Report Shows Multilateral Development Banks Rose Climate Finance To $66bn In 2020


The 2020 Joint Report on Multilateral Development Banks’ Climate Finance has shown that eight MDBs committed $66 billion for climate finance in 2020, up from $61.6 billion.

Of the total, 58 per cent was committed in low- and middle-income countries.

The total climate co-finance committed during 2020 alongside MDB resources was $85 billion.

Together, MDB climate finance and climate co-finance totalled more than $151 billion, while the amount of private direct mobilisation stood at $5.9 billion.

According to Amba Mpoke-Bigg of the Communication and External Relations Department of the African Development Bank, the 2020 MDB report, coordinated by the EBRD, combines data from the African Development Bank (, the Asian Development Bank (ADB) (, the Asian Infrastructure Investment Bank (AIIB) (, the European Bank for Reconstruction and Development (EBRD) (, the European Investment Bank (EIB) (, the Inter-American Development Bank Group (IDBG) (, the Islamic Development Bank (IsDB) and the World Bank Group (WBG) (

In the past six years, the MDBs have jointly committed a total of $257 billion in climate finance, of which $186 billion was directed at low- and middle-income economies.

The annual report is a key indicator on the progress MDBs are making on accelerating the delivery of climate finance, for which demand is clearly going to grow over time.

This year’s report marks the end of the reporting period tracking individual climate finance pledges since 2015; for most, 2021 will mark the start of a new increase in ambition.

The 2020 report, which is the tenth in the series, said theMDBs will continue to improve their tracking and reporting of climate finance in the context of their commitments to ensure consistent financial flows to the countries’ long-term, low-carbon and climate-resilient development pathways, as established in Article 2.1 of the Paris Agreement.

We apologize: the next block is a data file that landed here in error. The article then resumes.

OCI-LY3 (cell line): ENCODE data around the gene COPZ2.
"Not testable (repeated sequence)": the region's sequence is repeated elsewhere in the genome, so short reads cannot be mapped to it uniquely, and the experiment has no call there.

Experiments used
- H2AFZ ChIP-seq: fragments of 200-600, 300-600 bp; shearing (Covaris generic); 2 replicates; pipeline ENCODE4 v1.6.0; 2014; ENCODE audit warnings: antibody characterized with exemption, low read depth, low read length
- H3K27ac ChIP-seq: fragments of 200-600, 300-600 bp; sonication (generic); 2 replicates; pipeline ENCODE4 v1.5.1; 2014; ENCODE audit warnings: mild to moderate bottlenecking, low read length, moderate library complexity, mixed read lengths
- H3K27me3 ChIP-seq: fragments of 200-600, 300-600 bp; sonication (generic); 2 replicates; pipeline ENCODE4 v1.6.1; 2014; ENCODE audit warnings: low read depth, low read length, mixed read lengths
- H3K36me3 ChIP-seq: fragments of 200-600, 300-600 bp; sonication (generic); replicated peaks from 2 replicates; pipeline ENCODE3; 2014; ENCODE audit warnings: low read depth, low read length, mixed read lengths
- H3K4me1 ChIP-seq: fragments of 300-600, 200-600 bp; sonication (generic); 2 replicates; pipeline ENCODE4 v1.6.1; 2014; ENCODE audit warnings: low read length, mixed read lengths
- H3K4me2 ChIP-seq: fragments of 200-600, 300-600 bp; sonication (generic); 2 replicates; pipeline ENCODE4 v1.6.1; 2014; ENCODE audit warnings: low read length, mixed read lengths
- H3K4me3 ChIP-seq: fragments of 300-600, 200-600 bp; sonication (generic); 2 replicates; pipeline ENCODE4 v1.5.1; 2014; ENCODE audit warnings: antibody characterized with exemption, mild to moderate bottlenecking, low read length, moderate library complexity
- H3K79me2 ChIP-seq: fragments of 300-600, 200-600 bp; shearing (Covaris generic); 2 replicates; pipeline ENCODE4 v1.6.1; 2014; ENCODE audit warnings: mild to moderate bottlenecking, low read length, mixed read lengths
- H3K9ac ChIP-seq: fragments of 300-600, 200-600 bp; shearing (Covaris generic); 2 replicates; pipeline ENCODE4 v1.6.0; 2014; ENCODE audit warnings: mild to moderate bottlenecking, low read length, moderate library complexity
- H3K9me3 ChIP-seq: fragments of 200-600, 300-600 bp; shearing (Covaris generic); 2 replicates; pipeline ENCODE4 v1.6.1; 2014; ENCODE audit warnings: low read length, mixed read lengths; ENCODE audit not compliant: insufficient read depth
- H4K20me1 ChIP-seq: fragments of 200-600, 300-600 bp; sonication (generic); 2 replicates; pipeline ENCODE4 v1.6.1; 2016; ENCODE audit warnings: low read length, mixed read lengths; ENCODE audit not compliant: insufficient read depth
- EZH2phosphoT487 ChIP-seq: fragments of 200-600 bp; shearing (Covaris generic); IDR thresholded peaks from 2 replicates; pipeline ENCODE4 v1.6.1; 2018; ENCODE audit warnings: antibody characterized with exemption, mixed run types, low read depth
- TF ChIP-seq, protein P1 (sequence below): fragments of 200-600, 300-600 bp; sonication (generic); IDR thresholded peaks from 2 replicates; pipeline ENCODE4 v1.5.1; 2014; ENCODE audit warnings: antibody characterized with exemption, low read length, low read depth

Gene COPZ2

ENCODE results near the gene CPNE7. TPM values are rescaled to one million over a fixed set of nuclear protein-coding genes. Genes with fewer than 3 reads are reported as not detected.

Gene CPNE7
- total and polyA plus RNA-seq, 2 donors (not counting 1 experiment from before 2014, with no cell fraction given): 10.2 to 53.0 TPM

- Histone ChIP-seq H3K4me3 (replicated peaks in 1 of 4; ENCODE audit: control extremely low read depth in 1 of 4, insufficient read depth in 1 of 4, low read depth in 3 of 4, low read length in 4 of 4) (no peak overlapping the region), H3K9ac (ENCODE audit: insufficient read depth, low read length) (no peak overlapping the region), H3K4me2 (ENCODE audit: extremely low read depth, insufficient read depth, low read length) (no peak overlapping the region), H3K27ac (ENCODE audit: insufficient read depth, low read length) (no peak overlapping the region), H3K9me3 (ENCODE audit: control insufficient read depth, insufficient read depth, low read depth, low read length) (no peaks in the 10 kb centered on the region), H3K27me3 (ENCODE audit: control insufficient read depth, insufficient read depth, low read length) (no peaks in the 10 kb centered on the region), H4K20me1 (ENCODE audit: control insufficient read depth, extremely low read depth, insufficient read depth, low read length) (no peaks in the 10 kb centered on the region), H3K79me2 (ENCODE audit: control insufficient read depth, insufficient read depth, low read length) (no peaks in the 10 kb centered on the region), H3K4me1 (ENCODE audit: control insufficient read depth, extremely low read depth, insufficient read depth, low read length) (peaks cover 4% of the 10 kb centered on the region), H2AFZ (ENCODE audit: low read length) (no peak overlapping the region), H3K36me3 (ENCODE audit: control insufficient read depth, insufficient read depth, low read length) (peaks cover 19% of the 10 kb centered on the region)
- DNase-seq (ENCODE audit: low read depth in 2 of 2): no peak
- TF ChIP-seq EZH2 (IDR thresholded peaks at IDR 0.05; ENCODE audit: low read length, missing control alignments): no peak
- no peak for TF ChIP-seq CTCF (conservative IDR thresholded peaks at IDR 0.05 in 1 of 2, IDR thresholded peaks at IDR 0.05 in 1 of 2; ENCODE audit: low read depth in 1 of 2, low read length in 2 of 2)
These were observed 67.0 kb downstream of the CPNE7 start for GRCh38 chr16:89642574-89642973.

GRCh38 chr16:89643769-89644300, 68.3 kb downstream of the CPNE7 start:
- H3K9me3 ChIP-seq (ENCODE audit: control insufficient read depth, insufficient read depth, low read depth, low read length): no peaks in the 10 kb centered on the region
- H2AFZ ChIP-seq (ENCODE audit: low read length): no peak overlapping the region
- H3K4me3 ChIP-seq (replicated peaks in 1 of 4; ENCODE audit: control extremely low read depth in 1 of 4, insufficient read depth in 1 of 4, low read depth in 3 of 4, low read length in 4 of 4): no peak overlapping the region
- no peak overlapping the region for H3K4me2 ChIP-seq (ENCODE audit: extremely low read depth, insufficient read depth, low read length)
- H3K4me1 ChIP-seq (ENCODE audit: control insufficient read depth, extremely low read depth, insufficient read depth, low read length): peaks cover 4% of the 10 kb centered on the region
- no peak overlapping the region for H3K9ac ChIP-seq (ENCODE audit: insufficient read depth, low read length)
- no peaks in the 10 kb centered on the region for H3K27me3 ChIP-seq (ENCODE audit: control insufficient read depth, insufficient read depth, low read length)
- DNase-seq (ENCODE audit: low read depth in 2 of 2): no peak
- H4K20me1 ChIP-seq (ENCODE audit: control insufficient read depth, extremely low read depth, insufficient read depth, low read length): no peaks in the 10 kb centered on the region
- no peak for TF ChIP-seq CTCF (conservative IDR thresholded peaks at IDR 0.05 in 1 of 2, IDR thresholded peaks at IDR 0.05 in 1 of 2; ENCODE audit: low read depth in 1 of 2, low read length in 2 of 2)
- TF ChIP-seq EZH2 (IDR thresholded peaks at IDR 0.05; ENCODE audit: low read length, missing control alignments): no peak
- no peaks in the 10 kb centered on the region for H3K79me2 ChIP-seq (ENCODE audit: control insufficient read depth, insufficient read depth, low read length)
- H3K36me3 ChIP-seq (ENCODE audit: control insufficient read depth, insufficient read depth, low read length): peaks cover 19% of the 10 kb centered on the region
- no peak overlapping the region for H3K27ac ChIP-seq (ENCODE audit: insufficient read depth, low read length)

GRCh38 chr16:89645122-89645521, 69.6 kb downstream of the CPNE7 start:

“Of the 2020 total of $66 billion, $63 billion came from the MDBs’ own accounts and almost $3 billion from external resources channelled through and managed by MDBs. These included the Climate Investment Funds (CIF), Green Climate Fund (GCF) and climate-related funds under the Global Environment Facility (GEF), EU blending facilities and others.


“The African Development Bank’s share of climate change related investments has increased four-fold from 2016 to 2019 and is expected to reach 40% of the Bank’s total investment at the end of 2021,” said Mr. Al-Hamndou Dorsouma, Officer-In-Charge Director of Climate Change and Green Growth at the African Development Bank on Thursday.

“We are on track to mobilize the target of $25 billion between 2020 and 2025 to support investments that address climate change and promote green growth,” he added.

Dorsouma explained that the 2020 financing helped play a key role in supporting countries to embed green and climate-focused solutions as part of their recoveries from the impact of COVID-19.

The 2020 report said while these programmes affected MDBs’ normal lending operations and thus the delivery of their climate finance targets, seeing the total commitments for low- and middle-income countries dip from 2019’s $41.5 billion, interventions and support from the MDBs laid a solid foundation for “building back better” for a greener, more resilient, post-Covid-19 future.


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